A man and woman divorced and went to court to settle the matters of child and spousal support in June 2012. The man worked as a flooring salesperson at a company of which he formerly owned half. In his ruling, the judge determined the man was performing the same functions as before, but deliberately chose to earn less money. As such, an imputed salary was the basis for the awards for child and spousal support.

Consider mediation for a civilized divorce in BC

Many people go into a divorce with bitter feelings, and that is entirely understandable. One spouse may feel animosity toward the other, or possibly anger and resentment. However, it may still be preferable to take a more civilized approach during the divorce than doing battle in court. Mediation allows both parties to work out their settlement issues in a non-confrontational setting. The following story provides an example -- albeit an extreme one -- of what malicious litigation can do to some people.

A man and woman in British Columbia divorced several years ago. The pair had two daughters, and the mother was awarded child support. Around that time, the man's business began to fall apart, and he eventually went bankrupt. Although he tried to make support payments, they weren't always enough, and while he begged the court to reduce the amount, his wife demanded he pay up, and she requested a $10,000 fine for contempt of court. She also accused him of assault -- a crime for which he was arrested but of which he was acquitted. 

Taking advantage of collaborative law may have helped single mom

A popular phrase holds that he (or she) who hesitates is lost. The opportunity to negotiate a family law settlement might also be lost if one doesn't seize the moment at the right time. A single mom in British Columbia may never know if she missed her chance to try to win child support years ago through collaborative law, or other means, after a recent effort came up short.

Eight years ago, a husband and wife in Ontario welcomed a son into their lives, after three years of marriage. During 2012, the couple separated for undisclosed reasons, but the following year a DNA test revealed the child was not the husband's own. During a divorce hearing in 2014, the mother admitted the boy was not his.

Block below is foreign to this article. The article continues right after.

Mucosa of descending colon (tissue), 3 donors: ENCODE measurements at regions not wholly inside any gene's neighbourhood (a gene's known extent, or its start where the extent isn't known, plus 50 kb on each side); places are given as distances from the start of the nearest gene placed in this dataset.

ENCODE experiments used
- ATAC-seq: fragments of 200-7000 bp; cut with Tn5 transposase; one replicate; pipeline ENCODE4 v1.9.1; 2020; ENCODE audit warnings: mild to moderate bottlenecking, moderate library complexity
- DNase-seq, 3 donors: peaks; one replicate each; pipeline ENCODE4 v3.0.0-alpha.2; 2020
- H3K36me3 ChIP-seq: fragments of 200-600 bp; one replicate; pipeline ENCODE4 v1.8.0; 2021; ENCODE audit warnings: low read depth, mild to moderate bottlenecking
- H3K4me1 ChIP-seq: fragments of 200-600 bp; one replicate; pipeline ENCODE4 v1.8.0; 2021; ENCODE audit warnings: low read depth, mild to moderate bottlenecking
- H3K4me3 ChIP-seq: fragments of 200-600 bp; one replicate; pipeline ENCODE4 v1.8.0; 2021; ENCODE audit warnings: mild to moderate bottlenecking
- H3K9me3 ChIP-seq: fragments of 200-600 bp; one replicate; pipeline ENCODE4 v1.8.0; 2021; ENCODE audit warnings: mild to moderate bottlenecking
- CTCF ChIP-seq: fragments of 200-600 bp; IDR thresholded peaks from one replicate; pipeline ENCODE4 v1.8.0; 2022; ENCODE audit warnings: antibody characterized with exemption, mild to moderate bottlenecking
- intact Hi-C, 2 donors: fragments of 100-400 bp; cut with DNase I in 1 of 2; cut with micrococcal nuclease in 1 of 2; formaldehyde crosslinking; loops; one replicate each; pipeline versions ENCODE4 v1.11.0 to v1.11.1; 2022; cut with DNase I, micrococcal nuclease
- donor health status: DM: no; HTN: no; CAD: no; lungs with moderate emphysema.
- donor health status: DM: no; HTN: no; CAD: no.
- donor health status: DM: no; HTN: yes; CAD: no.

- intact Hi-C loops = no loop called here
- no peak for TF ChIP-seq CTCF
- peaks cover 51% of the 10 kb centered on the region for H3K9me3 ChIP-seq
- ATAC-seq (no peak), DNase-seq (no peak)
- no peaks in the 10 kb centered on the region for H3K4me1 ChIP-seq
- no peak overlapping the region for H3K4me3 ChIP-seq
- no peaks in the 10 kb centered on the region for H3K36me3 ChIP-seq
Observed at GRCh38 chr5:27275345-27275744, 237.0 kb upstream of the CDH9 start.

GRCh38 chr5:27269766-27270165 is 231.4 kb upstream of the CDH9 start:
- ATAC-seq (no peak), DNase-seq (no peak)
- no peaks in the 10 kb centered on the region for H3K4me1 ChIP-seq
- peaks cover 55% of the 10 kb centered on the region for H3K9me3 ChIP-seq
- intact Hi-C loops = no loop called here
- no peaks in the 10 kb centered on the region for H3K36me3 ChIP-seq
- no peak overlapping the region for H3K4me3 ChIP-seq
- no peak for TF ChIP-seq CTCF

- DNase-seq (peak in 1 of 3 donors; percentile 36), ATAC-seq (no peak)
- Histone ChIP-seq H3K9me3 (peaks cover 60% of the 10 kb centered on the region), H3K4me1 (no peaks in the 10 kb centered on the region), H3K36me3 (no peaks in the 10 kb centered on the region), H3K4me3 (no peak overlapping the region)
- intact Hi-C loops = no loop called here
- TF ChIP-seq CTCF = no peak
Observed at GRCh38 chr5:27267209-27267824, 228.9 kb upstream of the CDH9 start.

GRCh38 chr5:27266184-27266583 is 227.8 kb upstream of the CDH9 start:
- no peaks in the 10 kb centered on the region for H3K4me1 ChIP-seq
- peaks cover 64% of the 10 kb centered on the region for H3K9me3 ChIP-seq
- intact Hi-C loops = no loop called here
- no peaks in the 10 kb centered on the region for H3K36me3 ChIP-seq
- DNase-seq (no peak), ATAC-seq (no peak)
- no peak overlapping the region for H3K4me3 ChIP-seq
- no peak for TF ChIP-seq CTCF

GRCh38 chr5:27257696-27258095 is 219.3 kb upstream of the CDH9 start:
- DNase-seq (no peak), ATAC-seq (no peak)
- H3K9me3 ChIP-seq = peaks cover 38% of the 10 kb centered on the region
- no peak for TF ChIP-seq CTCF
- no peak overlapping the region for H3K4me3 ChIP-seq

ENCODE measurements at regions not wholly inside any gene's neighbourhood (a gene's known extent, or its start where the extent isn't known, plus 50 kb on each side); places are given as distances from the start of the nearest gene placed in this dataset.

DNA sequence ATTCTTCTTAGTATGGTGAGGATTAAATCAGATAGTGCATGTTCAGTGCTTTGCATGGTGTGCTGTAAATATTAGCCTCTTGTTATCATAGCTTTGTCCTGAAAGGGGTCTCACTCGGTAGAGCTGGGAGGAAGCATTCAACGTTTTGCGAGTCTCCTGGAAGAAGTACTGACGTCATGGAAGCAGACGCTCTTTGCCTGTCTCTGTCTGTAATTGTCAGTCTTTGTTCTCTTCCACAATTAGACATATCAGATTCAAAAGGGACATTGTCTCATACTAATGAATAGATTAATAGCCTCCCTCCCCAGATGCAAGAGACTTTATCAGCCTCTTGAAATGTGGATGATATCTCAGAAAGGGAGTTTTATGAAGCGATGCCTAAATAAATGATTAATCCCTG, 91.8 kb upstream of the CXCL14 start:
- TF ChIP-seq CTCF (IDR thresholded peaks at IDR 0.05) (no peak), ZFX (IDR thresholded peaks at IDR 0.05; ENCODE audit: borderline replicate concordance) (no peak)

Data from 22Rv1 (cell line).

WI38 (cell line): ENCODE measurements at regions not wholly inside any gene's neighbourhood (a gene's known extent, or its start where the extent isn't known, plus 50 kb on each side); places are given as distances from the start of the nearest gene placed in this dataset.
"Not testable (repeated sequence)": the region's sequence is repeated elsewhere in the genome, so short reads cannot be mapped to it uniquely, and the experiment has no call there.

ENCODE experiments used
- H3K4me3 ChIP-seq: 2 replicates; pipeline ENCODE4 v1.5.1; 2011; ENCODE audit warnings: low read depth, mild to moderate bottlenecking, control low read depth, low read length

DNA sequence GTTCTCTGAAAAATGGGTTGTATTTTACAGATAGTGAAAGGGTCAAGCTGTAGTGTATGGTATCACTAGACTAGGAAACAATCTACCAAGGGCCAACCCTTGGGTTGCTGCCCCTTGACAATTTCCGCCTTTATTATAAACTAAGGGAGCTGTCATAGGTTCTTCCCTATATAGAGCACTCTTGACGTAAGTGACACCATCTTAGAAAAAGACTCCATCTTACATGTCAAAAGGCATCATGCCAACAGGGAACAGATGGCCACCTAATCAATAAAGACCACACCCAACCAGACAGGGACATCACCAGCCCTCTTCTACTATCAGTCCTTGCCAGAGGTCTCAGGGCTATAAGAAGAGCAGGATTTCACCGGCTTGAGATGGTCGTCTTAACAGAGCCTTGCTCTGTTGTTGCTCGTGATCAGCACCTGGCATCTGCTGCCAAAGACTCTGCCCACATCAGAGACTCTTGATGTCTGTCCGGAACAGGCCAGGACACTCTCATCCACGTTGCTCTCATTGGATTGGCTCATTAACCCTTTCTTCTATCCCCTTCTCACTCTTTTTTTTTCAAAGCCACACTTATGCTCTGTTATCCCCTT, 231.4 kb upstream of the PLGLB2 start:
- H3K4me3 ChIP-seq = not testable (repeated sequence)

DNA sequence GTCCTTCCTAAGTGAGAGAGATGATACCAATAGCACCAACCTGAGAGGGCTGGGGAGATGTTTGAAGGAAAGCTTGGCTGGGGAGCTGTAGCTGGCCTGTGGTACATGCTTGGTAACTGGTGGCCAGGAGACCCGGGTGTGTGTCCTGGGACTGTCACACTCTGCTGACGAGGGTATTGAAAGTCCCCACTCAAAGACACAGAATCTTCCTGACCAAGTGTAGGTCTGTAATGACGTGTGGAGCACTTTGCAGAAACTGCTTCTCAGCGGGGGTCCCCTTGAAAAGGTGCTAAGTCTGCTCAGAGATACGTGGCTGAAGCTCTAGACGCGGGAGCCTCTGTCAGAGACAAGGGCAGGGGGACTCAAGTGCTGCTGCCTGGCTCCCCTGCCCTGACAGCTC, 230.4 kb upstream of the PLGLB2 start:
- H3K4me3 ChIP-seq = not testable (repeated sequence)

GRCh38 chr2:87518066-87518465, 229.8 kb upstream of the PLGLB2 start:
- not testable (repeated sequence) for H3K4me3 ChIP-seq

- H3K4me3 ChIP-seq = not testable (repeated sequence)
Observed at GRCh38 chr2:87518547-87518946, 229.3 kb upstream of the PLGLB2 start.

Using collaborative law techniques might save money

A divorce in British Columbia is not unusual. In fact, around 40 percent of all marriages in this country end in divorce. However, the specifics of each divorce are unique, because no two marriages are exactly the same. That being the case, there is more than one way for a divorce to proceed. For those who can, using collaborative law instead of litigation might be a time and money saver.

Time spent in a courtroom can become expensive. Not everyone can avoid it, but those who can may find they have saved money and frustration. By working together, two spouses may be able to sort out issues like asset division more quickly and with a more satisfactory result than might come out of a judge's ruling.

Will a collaborative law agreement preclude later actions?

Some British Columbia couples that choose to end their marriage will separate, but not get divorced right away. In many cases, creating a separation agreement, often via collaborative law, is enough to satisfy both parties. The question some people may be asking, however, is whether the agreement could be challenged or upset at a later date, particularly if one party chooses to file for divorce.

A separation agreement, made in consultation with legal professionals, is a great way for two people to arrange life after marriage. Matters such as child support and asset division can be laid to rest by this type of document. This allows a couple to split, secure in the knowledge they have a binding agreement to refer to in case a dispute should arise.

Collaborative law does not guarantee on-time support payments

Whatever a divorced couple's feelings may be for each other, if they have children, they are still obligated to maintain the welfare of the kids. For the non-custodial parent, this may be limited to simple financial support, but once ordered by a British Columbia court, it is still an obligation. Even parents who arrived at a settlement arrangement using collaborative law may find problems arising in the future.

Canadian television personality Mary-Jo Eustace and her ex-husband, actor Dean McDermott, divorced in 2006. The two have a son together who is now 18 years old. According to Eustace, McDermott has repeatedly defaulted on his child support payments, prompting her to sue him for the amount he owes.